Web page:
Furthermore, in order to obtain a light-emitting diode device exhibiting good ohmic contact between an electrode and a semiconductor layer and high emission efficiency, a light-emitting diode device of the present invention comprises a semiconductor substrate having on its rear surface a first electrode, a semiconductor layer formed on the semiconductor substrate and including a light-emitting section formed of AlInGaP and a window layer formed atop the light-emitting section, a distribution electrode formed to extend along a portion of a surface of the window layer and kept in ohmic contact with the window layer, a transparent, electrically conductive film formed to cover the surface of the window layer and the distribution electrode and establishing electrical conduction with the distribution electrode, and a pad electrode formed on a portion of a surface of the transparent, electrically conductive film and establishing electrical conduction with the electrically conductive film.

In the light-emitting diode device just mentioned above, the semiconductor substrate is of n-type conductivity, and the window layer is formed of a p-type GaP layer containing Zn or Mg as an impurity.

The window layer includes window layers having a thickness of at least 3 μm, having the thickness and a carrier concentration, a product N.d of which is at least 5×1014 cm−2 and having a surface carrier concentration of at least 1×1018 cm−3.

The distribution electrode of the light-emitting diode device is formed on a surface of the semiconductor layer so as not to overlap with the pad electrode when viewed from above, is smaller in area than the pad electrode, has a total surface area accounting for 3% or more, but 30% or less, of an effective emission area and is formed of a gold alloy.

The transparent, electrically conductive film of the light-emitting diode device is formed of indium tin oxide (ITO).

The pad electrode of the light-emitting diode device is formed on a center of a surface of the device when viewed from above, has a surface formed of gold, is formed of a multi-layer film that has a layer in contact with the transparent, electrically conductive film, formed of chromium.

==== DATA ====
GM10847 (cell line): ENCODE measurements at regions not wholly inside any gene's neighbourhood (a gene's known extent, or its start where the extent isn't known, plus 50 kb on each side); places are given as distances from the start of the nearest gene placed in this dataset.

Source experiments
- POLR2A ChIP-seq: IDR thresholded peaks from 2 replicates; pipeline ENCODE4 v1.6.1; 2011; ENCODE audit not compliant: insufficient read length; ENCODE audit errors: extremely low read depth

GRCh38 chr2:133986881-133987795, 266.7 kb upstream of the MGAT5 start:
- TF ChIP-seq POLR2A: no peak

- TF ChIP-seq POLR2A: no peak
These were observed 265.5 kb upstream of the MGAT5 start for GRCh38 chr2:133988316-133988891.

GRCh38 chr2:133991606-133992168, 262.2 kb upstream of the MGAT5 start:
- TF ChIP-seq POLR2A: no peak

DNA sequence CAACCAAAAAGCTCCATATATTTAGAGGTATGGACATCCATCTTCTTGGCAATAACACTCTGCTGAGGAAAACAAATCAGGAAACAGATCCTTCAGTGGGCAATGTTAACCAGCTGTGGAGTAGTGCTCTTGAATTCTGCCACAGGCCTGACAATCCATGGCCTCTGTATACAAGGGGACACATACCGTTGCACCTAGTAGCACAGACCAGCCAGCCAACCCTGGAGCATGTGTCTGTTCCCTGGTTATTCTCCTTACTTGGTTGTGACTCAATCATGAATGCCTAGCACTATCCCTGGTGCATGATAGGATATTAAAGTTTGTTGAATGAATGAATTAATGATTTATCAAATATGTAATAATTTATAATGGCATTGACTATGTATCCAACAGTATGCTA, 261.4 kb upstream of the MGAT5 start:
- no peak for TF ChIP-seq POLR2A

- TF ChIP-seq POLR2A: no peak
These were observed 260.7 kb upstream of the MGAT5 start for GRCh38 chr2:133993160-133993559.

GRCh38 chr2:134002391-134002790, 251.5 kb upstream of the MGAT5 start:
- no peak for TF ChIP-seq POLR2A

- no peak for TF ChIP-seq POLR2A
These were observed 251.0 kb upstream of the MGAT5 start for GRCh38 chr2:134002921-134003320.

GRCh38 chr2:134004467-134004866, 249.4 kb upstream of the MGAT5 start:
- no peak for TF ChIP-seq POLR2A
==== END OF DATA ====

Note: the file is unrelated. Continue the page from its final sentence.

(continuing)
The distribution electrode of the light-emitting diode device is formed of a loop electrode having a substantially quadrangular or substantially circular shape to surround the pad electrode and having a width of 20 μm or less.

The present invention further provides a method for producing a light-emitting diode device comprising the steps of epitaxially growing on a single-crystal substrate a semiconductor layer including a light-emitting section formed of AlInGaP and a p-type window layer atop the light-emitting section, forming a distribution electrode on a portion of a surface of the window layer and in ohmic contact with the window layer, forming a transparent, electrically conductive film to cover the surface of the window layer and the distribution electrode and establish electrical conduction with the distribution electrode, and forming a pad electrode on a portion of a surface of the transparent, electrically conductive film to establish electrical conduction with the electrically conductive film.

In the method just mentioned above, the semiconductor layer is formed through metal-organic chemical vapor deposition (MOCVD), the transparent, electrically conductive film is formed through sputtering, and the pad electrode is formed through sputtering.

The present invention further provides a light-emitting diode device with enhanced precision that enhances crystallinity of a window layer, prevents generation of faults and has a distribution electrode provided in the window layer.

In the DH-structure light-emitting diode device of the present invention having an AlGaInP active layer, as described above, the positive-electrode-side cladding layer comprises an undoped AlInP layer grown to have a thickness of 0.5 μm or more and in contact with the active layer, and an intermediate layer doped to assume p-type conductivity, in contact with the window layer and having an intermediate energy band gap value falling between the energy band gap value of the undoped AlInP layer and that of the window layer. Thus, the crystallinity of the window layer can be improved, and the luminance can be approximately doubled.